Two developments in the U.K. indicate that it should be much easier to both access and make available, more scientific information connected to research papers.
Last week the House of Commons Select Science and Technology Committee (perhaps my favorite legislative science and technology committee) issued a report strongly encouraging greater disclosure and availability of scientific data (H/T Science of Science Policy). A key recommendation:
“Access to data is fundamental if researchers are to reproduce, verify and build on results that are reported in the literature. We welcome the Government’s recognition of the importance of openness and transparency. The presumption must be that, unless there is a strong reason otherwise, data should be fully disclosed and made publicly available. In line with this principle, where possible, data associated with all publicly funded research should be made widely and freely available.”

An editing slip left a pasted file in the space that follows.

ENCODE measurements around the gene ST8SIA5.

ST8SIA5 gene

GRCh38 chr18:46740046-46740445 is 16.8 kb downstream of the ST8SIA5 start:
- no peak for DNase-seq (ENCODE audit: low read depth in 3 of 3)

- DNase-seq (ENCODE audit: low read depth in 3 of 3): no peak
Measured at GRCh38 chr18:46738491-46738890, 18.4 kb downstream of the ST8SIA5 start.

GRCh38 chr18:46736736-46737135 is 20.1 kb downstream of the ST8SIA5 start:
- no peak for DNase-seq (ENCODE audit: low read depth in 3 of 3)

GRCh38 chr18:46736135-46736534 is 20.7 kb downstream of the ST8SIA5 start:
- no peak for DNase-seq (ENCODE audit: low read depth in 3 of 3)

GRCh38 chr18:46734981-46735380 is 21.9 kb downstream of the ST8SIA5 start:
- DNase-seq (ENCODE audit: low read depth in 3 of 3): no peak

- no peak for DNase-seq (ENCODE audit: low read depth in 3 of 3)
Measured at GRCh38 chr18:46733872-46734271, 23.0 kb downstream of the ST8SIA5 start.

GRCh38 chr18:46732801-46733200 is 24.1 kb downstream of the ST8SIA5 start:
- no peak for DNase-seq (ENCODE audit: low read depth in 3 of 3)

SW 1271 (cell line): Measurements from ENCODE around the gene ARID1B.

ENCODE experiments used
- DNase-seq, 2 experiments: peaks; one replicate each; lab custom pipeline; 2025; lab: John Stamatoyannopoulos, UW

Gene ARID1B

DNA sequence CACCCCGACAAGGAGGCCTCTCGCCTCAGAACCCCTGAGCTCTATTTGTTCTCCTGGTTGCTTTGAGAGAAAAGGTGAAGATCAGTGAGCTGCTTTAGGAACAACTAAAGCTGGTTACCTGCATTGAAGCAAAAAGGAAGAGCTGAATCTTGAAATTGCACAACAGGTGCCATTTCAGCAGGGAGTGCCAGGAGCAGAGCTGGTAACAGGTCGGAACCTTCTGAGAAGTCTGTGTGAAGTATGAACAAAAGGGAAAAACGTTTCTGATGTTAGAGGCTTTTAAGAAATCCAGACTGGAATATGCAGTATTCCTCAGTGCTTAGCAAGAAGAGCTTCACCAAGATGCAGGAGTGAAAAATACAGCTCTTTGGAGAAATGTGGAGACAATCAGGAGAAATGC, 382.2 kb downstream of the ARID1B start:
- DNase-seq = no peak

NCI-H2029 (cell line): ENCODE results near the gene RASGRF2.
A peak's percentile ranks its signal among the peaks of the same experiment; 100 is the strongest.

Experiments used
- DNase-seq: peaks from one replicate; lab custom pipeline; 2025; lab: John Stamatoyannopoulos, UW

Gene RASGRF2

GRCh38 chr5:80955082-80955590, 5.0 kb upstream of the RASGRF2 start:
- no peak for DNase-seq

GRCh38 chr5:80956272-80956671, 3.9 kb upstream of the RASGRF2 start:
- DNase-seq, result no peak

(The committee makes these recommendations under a greater theme of improving the quality of research and effectiveness of detecting misconduct, which deserves a separate post.)
Recent proposed changes to U.K. copyright law could make this much easier to accomplish. Last updated in 1988, U.K. copyright law requires researchers who want to access materials to digitize and search for research purposes to obtain permission from the original authors. Depending on the age of the research, that may not be possible. (This phenomenon of orphan works is a serious sticking point in the Google Books matter.)
Under the proposed changes, there would be an exemption granted to researchers to allow them to use data and text mining of relevant literature for research purposes without obtaining permission. While I think the exemption was envisioned to facilitate research, it can certainly facilitate effective peer review, especially the replication of results. It may need a stronger push from the U.K. Parliament, but they seem inclined to shove.